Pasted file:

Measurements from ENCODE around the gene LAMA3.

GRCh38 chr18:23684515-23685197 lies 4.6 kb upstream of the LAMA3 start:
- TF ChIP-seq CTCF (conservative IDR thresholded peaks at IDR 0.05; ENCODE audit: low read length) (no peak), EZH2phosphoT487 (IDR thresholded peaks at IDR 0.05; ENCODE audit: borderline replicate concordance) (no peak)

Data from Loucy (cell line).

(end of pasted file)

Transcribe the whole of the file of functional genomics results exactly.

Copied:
Measurements from ENCODE around the gene LAMA3.

GRCh38 chr18:23684515-23685197 lies 4.6 kb upstream of the LAMA3 start:
- TF ChIP-seq CTCF (conservative IDR thresholded peaks at IDR 0.05; ENCODE audit: low read length) (no peak), EZH2phosphoT487 (IDR thresholded peaks at IDR 0.05; ENCODE audit: borderline replicate concordance) (no peak)

Data from Loucy (cell line).